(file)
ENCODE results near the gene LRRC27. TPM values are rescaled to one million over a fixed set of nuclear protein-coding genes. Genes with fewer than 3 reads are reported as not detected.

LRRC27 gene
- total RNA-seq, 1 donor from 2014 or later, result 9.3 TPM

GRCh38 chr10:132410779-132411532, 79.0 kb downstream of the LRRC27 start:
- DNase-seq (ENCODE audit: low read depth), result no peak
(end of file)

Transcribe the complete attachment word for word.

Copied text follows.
ENCODE results near the gene LRRC27. TPM values are rescaled to one million over a fixed set of nuclear protein-coding genes. Genes with fewer than 3 reads are reported as not detected.

LRRC27 gene
- total RNA-seq, 1 donor from 2014 or later, result 9.3 TPM

GRCh38 chr10:132410779-132411532, 79.0 kb downstream of the LRRC27 start:
- DNase-seq (ENCODE audit: low read depth), result no peak